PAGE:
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I am currently reading the book ''The Outer Limits of Reason'' and encountered a description about which I am very confused. I am afraid to say, this may be due to the fact that I am not a native English speaker.

On pp.226, it says:

Researchers are not in total agreement as to why we do not see things in superposition. All that is known is that when we examine the results of a quantum experiment, or to use the right lingo, when the system is measured, we no longer see a superposition. We say the system collapses from a superposition of many positions to one particular position. The measurement problem asks why this collapse occurs and is one of the major discussion points in the philosophy of quantum mechanics.

and on pp.204:

Before we leave the double-slit experiment, let us rephrase the experiment in a slightly different way. The photon leaves the light source, and then depending on whether the barrier has one or two slits open, the photon will have a position or a superposition.

and on pp.218:

Wigner takes this as proof that the only thing in the world that can collapse a superposition to a position is human consciousness.

I have some information about superposition and the Schrödinger's equation and that the word superposition itself means that the act of placing upon; the state of being placed upon.

The thing that makes me confused is the usage of "superposition" and "position" in this sentence because I don't know if there is a definition of the "position" besides the common usage of it. Is it just means a "state" and we can easily exchange them with one another and it is the style that the writer picked for, I don't know, better understanding? The kind of way that popular science writers use or are there some other relation and meaning?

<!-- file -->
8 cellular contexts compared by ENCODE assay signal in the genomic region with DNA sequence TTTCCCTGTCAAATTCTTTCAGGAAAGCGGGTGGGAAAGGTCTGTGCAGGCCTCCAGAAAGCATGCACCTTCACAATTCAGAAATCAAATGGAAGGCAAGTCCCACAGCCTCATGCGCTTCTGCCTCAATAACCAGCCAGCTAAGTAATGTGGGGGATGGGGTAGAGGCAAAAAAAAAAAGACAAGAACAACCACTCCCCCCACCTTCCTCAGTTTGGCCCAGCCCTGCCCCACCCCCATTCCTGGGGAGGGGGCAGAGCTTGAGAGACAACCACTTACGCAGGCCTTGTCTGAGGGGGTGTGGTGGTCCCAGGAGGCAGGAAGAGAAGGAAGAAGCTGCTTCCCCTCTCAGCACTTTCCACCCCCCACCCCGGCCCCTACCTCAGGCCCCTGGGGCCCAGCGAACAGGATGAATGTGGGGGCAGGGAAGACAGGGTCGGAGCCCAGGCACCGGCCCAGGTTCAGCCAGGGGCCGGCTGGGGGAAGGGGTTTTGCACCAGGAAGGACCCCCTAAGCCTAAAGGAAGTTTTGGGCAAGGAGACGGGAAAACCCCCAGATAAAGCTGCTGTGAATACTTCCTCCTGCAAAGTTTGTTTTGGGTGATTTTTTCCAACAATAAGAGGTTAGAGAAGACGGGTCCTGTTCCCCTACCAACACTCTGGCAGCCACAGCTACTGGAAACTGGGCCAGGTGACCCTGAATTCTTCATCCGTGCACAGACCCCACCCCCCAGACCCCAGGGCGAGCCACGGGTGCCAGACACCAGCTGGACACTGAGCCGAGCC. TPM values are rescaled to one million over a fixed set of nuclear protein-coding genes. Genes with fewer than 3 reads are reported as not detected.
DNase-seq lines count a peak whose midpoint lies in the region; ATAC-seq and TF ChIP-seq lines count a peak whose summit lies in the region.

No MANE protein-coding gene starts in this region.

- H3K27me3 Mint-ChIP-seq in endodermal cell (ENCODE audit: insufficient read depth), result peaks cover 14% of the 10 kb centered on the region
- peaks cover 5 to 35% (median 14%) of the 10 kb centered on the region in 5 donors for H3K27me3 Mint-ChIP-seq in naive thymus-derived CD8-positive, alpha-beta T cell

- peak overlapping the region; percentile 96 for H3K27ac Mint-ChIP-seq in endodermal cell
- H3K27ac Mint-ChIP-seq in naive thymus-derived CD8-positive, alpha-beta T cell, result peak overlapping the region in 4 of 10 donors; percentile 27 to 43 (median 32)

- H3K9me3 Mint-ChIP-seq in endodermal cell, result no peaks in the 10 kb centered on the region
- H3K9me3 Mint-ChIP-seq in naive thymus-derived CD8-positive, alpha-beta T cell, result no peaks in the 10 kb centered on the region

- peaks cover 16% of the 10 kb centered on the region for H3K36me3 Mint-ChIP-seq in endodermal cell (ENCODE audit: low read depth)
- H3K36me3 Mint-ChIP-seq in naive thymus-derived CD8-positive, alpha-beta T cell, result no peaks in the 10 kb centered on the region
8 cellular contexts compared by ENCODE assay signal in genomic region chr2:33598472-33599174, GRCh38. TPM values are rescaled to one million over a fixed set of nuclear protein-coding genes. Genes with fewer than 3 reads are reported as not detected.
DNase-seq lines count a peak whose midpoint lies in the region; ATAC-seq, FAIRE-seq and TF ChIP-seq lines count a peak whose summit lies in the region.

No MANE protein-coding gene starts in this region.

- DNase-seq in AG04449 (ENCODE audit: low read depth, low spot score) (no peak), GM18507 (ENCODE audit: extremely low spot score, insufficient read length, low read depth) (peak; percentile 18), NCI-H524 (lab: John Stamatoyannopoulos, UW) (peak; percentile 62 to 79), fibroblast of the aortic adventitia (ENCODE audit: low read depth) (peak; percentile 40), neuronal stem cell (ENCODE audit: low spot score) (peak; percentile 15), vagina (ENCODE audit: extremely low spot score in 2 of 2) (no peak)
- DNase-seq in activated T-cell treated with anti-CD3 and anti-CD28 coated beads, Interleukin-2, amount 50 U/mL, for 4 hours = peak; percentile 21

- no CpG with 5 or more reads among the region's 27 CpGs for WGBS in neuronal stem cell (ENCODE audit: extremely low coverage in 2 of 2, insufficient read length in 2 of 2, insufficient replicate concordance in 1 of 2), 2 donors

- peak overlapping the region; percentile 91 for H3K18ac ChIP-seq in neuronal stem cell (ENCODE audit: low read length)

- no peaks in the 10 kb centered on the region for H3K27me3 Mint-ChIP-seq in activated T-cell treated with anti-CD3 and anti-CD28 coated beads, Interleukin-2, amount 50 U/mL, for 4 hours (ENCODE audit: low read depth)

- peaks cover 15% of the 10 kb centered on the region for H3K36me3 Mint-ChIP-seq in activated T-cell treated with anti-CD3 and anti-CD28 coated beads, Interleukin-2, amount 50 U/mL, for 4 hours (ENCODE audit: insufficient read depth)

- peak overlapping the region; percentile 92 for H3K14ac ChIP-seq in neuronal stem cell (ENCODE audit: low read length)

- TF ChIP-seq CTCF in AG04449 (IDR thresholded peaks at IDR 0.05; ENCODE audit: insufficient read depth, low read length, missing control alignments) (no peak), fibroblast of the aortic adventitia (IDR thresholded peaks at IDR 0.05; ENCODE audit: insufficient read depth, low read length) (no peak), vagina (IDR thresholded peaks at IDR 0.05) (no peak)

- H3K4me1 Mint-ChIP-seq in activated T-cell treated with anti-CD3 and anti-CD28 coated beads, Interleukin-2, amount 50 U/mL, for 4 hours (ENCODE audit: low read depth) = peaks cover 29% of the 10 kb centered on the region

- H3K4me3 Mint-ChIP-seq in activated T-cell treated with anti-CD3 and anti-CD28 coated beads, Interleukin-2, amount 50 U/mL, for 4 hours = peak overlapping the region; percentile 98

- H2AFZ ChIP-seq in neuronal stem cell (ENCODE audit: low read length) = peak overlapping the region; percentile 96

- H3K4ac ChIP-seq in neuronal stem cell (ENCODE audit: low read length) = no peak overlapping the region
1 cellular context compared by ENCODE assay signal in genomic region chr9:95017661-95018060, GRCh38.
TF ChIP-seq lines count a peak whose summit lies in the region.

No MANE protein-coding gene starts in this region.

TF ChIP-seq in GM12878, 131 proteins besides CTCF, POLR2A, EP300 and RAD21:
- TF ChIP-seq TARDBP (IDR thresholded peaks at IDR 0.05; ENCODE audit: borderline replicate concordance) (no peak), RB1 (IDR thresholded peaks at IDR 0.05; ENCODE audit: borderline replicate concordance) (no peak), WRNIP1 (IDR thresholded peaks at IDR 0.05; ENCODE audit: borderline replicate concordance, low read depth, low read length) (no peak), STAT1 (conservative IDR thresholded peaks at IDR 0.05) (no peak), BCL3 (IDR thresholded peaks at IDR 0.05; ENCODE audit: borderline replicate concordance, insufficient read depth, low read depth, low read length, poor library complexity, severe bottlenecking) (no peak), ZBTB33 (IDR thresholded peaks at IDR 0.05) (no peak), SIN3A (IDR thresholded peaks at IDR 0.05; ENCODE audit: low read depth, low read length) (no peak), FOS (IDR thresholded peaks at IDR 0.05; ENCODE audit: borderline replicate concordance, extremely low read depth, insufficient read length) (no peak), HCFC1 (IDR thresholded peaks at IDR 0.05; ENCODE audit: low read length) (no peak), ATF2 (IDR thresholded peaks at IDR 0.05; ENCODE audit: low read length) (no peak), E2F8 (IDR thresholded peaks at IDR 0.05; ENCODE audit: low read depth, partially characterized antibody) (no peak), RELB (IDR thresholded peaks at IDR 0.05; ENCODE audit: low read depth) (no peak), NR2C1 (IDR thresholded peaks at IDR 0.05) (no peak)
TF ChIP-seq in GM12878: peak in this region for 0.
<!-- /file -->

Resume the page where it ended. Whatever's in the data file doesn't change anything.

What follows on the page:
I know that This is not completely a "physics" question and if you think it is inappropriate for this forum, tell me to remove it.

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    $\begingroup$ Superposition in this context means being in multiple positions at once. When a particle goes through a double slit, it's in a superposition because it "goes through both slits" at the same time. This is being contrasted with "position," where the particle is only going through the single slit. Wigner is referring to the fact that mathematically, we make the correct predictions when we assume the particle goes through both slits (and interferes with itself after passing through the slits). However, when we measure the particle on the other side, we only ever see it at one position at once. $\endgroup$
    – Zonova
    Commented Feb 21, 2020 at 3:34